Luhn put on the black garter and stockings she said Ailes had instructed her to buy; he called it her uniform. Ailes sat on a couch. "Go over there. Dance for me," she recalled him saying. [...] When she had finished dancing, Ailes told her to get down on her knees in front of him, she said, and put his hands on her temples. As she recalled, he began speaking to her slowly and authoritatively, as if he were some kind of Svengali: "Tell me you will do what I tell you to do, when I tell you to do it. At any time, at any place when I call. No matter where I call you, no matter where you are. Do you understand? You will follow orders. If I tell you to put on your uniform, what are you gonna do, Laurie? WHAT ARE YOU GONNA DO, LAURIE?" [...] Ailes asked her to perform oral sex, she said. [New York]
Luhn told Sherman that Ailes demanded phone sex and regular hotel-room meet-ups, though "it was always the on-my-knees, hold-my-temples routine. There was no affair, no sex, no love." Luhn also said several Fox employees deduced she was sexually involved with Ailes, especially as she began moving up in the company. Several Fox employees were implicated in Luhn's account — some by name and some anonymously — and while many declined to comment, several confirmed certain parts of Luhn's telling of events.
As Sherman notes, "so far, most of the women who have spoken publicly about harassment by Ailes ... had said no to Ailes' sexual advances. ... This is the account of a woman who chose to go along with what Roger Ailes wanted." Ailes has denied all allegations against him, and last week resigned from the network. Read Luhn's entire story, synthesized by Sherman, at New York. Kimberly Alters
Audiobooks are the fastest-growing format in the book business today, The Wall Street Journal reports. Sales in the U.S. and Canada jumped 21 percent in 2015 from the previous year, according to the Audio Publishers Association. Revenue from audiobook downloads in the U.S. grew 38 percent last year from 2014, while revenue from e-books actually declined by 11 percent. "People listen to audiobooks while traveling, exercising, gardening, and relaxing at home," the Journal explains. "They switch devices from one activity to the next, listening on smartphones, tablets, computers, and MP3 players." And audiobook readers are spending a lot of time listening. "Many, many millions of people give us on average two hours a day," said Donald Katz, founder of audiobook market leader Audible.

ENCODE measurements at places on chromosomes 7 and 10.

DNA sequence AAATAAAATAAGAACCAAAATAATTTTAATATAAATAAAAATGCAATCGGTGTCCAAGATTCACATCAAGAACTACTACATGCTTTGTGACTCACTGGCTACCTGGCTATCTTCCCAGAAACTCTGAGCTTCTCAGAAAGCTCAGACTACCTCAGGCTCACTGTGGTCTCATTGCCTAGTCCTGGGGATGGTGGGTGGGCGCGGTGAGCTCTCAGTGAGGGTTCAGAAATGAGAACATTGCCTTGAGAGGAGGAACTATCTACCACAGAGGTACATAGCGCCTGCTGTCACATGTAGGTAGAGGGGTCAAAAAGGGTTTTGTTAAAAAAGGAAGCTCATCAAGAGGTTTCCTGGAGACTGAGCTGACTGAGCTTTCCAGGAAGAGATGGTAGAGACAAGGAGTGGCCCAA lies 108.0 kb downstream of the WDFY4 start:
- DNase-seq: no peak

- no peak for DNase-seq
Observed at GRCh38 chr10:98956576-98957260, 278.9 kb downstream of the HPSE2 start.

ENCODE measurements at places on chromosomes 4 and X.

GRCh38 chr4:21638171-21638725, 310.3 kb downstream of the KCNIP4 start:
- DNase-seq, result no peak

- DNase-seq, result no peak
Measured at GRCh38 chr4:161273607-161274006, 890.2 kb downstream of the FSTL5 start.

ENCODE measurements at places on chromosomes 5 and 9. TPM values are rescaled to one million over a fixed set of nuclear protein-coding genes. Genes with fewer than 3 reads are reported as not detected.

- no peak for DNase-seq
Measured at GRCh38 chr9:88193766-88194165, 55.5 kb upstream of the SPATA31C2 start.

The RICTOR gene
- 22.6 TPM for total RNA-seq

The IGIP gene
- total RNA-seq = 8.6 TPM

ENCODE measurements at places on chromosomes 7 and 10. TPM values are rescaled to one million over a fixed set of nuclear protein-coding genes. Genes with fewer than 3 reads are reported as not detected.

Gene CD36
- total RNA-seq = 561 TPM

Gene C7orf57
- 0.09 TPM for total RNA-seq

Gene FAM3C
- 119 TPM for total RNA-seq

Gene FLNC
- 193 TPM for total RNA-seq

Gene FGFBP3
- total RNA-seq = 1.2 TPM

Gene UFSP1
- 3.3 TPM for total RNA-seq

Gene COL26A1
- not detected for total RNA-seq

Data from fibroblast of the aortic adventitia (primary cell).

Higher-paid CEOs underperform compared with their lower-paid counterparts, according to a study of 429 public companies by research firm MSCI. The average shareholder returns for firms with the lowest-paid CEOs were 39 percent higher over a 10-year period than those for firms with the highest-paid CEOs. "In fact," the MSCI report states, "even after adjusting for company size and sector, companies with lower total summary CEO pay levels more consistently displayed higher long-term investment returns."